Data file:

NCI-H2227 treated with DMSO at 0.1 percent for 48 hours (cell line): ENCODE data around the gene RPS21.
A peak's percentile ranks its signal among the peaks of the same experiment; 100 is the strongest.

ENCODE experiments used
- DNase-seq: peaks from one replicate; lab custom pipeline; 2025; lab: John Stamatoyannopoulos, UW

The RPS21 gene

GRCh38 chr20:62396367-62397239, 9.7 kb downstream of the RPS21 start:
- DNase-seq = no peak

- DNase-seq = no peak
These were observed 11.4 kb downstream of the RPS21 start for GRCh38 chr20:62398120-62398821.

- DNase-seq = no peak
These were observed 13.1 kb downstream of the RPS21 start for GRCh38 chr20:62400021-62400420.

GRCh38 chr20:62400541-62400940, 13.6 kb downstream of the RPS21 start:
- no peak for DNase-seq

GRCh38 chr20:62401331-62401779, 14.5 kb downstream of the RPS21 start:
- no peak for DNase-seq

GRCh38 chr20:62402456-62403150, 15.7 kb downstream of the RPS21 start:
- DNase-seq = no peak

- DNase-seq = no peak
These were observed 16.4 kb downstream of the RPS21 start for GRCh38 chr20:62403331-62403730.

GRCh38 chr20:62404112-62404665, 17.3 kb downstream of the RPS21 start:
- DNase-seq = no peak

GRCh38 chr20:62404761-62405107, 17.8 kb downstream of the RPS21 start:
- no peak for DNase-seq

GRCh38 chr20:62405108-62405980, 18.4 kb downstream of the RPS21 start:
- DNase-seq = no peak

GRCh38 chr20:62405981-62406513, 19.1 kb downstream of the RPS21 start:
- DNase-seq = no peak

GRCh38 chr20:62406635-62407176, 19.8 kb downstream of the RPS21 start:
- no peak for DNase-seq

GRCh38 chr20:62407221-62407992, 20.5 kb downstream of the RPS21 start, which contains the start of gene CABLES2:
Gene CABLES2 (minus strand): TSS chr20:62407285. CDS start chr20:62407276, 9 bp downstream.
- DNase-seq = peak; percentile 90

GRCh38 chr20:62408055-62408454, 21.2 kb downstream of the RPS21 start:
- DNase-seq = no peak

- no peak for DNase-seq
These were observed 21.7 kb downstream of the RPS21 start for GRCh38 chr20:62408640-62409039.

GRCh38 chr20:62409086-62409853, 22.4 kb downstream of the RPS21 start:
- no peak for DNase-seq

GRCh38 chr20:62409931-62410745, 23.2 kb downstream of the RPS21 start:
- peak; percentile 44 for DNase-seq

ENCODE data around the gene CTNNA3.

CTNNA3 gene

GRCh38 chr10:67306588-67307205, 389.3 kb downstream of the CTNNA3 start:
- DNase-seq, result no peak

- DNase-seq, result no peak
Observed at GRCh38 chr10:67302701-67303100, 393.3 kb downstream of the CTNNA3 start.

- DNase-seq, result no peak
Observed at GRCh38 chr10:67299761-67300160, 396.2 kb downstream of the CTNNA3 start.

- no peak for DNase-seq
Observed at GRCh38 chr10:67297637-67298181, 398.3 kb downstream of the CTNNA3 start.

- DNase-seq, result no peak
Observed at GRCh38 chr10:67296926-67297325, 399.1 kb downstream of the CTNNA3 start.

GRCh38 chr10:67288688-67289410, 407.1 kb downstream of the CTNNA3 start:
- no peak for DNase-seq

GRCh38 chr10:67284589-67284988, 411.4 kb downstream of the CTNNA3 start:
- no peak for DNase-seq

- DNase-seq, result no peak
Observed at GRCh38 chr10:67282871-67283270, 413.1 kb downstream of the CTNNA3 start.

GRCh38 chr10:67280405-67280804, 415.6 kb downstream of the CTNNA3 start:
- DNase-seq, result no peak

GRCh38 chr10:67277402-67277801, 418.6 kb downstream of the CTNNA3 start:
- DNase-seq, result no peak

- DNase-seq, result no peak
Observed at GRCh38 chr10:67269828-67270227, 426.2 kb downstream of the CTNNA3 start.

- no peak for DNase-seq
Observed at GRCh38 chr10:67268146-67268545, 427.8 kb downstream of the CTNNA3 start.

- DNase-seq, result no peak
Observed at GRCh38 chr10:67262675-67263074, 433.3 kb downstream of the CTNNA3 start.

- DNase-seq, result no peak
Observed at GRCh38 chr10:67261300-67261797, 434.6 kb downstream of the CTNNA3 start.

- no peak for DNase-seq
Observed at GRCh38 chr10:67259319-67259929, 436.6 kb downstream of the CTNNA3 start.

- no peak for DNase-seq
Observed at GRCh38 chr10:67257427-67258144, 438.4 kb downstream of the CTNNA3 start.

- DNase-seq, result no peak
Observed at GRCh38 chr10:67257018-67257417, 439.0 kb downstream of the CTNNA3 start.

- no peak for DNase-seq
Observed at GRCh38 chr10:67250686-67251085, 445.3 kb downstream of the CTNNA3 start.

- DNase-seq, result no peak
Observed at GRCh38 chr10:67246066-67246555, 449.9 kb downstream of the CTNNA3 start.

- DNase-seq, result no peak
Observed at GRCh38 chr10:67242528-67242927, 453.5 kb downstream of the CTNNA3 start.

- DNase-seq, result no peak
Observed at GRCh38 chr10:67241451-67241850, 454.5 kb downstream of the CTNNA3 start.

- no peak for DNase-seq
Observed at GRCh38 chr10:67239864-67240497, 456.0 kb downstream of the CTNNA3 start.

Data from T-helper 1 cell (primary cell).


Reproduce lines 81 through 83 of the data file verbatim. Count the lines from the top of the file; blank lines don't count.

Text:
- DNase-seq, result no peak
Observed at GRCh38 chr10:67242528-67242927, 453.5 kb downstream of the CTNNA3 start.

- DNase-seq, result no peak